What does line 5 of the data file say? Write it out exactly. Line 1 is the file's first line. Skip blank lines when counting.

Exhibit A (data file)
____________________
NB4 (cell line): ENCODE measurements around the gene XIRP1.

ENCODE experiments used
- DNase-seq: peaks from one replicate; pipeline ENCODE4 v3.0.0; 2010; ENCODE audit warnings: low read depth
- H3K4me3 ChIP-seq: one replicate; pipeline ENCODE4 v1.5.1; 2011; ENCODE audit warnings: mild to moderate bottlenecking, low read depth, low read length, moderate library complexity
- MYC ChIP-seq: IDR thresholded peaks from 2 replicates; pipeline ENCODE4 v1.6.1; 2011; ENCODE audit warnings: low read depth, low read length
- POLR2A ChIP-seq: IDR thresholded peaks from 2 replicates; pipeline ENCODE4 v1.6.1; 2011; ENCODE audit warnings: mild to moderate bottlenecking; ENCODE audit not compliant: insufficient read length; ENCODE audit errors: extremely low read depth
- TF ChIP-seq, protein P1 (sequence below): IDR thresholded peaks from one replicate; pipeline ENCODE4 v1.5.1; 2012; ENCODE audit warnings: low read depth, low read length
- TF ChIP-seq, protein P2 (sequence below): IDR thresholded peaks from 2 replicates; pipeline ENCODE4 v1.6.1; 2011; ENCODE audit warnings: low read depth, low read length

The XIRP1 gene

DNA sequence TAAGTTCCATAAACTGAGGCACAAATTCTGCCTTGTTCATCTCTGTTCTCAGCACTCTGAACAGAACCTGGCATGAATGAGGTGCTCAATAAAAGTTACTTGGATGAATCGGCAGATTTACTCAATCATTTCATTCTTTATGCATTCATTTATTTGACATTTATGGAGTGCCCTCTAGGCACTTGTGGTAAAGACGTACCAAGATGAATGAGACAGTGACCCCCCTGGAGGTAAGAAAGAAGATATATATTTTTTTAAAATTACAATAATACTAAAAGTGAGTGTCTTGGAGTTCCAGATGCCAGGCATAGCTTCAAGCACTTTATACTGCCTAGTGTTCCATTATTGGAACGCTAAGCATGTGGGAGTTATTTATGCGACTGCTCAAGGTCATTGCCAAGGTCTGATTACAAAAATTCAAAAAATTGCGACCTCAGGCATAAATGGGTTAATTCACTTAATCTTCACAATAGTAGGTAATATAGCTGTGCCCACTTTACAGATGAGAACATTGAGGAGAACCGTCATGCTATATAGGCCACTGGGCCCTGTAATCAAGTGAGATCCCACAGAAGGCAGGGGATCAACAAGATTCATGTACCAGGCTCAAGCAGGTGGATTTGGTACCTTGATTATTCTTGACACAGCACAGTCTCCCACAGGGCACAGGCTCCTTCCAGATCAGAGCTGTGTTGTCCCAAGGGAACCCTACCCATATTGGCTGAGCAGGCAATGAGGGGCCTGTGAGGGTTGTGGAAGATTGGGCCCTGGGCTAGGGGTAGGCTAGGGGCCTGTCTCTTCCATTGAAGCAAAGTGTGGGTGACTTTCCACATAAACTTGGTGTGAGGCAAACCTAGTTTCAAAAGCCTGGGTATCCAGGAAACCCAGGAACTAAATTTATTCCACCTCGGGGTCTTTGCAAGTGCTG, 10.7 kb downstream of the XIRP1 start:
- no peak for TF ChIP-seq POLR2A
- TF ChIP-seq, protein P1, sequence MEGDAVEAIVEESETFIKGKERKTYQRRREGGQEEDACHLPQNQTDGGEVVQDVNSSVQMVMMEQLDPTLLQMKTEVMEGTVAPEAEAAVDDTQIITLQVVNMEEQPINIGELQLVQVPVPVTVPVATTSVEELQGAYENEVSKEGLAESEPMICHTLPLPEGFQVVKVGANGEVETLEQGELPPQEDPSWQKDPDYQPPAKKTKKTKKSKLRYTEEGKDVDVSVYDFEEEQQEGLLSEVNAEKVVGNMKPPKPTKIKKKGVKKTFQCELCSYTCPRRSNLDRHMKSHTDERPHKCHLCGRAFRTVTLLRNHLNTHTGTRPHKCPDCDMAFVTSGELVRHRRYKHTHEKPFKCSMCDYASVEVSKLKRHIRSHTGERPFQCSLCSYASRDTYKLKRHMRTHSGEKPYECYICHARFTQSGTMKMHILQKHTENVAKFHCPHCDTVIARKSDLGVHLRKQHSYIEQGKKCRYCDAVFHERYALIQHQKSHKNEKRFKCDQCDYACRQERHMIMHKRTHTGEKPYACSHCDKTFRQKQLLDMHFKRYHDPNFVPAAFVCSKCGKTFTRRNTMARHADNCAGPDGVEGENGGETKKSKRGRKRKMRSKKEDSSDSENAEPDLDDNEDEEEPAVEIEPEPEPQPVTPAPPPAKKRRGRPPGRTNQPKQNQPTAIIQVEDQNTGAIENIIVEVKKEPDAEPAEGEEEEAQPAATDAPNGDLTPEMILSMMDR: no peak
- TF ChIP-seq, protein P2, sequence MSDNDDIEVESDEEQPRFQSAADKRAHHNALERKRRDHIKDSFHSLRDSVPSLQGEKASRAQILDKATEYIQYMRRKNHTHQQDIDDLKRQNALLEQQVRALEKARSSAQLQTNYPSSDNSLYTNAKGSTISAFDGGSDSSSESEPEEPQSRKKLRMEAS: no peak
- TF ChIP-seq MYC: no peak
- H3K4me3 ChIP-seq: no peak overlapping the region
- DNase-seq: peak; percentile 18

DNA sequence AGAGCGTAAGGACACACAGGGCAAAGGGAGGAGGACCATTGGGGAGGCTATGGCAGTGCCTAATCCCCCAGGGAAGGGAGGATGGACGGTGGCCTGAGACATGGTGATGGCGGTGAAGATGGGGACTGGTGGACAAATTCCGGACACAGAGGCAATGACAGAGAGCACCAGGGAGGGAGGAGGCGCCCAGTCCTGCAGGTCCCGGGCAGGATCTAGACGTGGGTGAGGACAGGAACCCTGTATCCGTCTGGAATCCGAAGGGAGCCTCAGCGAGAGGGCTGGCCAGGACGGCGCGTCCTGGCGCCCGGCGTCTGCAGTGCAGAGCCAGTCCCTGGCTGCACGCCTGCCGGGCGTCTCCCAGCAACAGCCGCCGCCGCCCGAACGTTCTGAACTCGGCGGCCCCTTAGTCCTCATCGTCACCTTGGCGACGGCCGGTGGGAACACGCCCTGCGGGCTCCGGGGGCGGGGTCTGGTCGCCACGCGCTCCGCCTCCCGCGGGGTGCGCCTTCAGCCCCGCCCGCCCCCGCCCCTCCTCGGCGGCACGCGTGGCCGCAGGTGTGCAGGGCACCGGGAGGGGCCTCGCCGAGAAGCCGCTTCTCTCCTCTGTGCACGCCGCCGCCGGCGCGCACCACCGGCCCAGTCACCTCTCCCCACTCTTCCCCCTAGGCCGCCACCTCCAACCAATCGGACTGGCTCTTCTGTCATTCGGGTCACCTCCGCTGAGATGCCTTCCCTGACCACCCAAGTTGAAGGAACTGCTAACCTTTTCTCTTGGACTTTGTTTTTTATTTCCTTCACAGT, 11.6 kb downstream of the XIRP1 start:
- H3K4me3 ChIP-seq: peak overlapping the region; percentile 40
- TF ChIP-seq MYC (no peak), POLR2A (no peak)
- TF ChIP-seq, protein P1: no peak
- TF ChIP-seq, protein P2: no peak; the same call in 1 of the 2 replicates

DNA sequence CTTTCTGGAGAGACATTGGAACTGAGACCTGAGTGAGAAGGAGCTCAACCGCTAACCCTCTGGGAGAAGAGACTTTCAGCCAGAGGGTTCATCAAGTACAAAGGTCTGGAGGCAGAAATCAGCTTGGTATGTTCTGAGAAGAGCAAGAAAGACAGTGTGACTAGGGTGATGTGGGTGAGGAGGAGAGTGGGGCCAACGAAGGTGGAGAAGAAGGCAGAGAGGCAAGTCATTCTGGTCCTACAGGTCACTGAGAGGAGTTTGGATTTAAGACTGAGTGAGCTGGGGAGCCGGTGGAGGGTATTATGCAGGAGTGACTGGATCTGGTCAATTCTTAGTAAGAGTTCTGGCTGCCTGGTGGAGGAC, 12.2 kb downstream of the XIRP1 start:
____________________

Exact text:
- MYC ChIP-seq: IDR thresholded peaks from 2 replicates; pipeline ENCODE4 v1.6.1; 2011; ENCODE audit warnings: low read depth, low read length